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img. 4.09 — Museo Regionale dell’Emigrazione Pietro Conti, Gualdo Tadino, Italy. Photo by Anna Chiara Cimoli.

tinual negotiation, the Immigrantmuseet in Farum shows objects donated by the immigrants, without ever putting too much emphasis on their individual stories, on the owner, etc. The object is “fused” into the main narrative and is given back its personal nature only during guided tours. A very different choice is that of the CNHI in Paris, where the “Galerie des dons” (Gallery of gifts) becomes, symbolically, a very important exhibit. The gallery is physically separated from the permanent exhibition and constitutes a poetic, emotional look at objects brought from home, touched a thousand times, chosen carefully by the individuals who recognise themselves in the institution. After a visit to the thematic exhibition, the walk through this part of the museum suggests a kind of secular ritual of dismissal, a (reversible) wish to contribute—or to give back.

Another interesting case-study which features the idea of “making objects speak” is that of the German Emigration Center in Bremerhaven, also described in detail further on. Here, for example, a pair of jeans owned in the 1970s by a Vietnamese worker represents modernity itself—seen both from Vietnam and from East Germany. The visitor is told the story of the owner, gets to know her name, becomes familiar with her. The owner of the object is given a significant role, and his/her story is recounted via the “technological” passport given to every visitor at the entrance. As European museums are slowly taking into consideration ways of involving, including and questioning the immigrants, of telling their stories as connected to that of our emigrants, or of opening up spaces for dialogue and confrontation, the exhibition scale still leans in favour of emigration. Indeed, in this time of globalisation, travelling is no longer such a big deal—at least from some countries to others. Many immigrants simply arrive by plane, or even by train. In the 19th century and first half of the 20th century, emigration from Europe to America or to Australia was a real epic, with the ocean crossing—so many of the people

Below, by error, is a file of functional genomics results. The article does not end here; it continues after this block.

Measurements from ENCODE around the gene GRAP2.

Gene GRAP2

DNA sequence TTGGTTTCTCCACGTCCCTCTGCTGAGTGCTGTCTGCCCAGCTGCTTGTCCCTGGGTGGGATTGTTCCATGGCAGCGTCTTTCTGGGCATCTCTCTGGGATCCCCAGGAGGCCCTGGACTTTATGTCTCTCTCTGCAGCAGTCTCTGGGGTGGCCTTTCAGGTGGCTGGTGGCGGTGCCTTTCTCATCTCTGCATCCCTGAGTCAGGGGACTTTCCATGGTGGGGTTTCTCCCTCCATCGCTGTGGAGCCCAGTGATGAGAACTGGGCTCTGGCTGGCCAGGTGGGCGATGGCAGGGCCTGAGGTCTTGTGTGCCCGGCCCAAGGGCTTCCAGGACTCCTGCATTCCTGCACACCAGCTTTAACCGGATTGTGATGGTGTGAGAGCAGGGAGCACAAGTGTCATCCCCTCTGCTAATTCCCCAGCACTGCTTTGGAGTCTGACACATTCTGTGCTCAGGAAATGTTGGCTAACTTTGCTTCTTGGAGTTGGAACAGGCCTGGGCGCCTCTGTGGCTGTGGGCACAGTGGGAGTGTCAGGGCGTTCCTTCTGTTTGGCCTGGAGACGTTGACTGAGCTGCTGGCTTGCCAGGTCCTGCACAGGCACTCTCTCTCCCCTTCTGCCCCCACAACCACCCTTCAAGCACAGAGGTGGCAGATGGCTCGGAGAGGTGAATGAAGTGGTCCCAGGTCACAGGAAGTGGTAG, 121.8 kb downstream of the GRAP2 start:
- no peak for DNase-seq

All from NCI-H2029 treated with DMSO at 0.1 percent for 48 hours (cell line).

Profile for POLITECNICO DI MILANO-DPA

European Museums in the 21st Century: Setting the Framework - Vol. 2  

This book grew out of the earliest work of the MeLa Research Field 6, “Envisioning 21st Century Museums,” aimed at exploring current trends...

European Museums in the 21st Century: Setting the Framework - Vol. 2  

This book grew out of the earliest work of the MeLa Research Field 6, “Envisioning 21st Century Museums,” aimed at exploring current trends...

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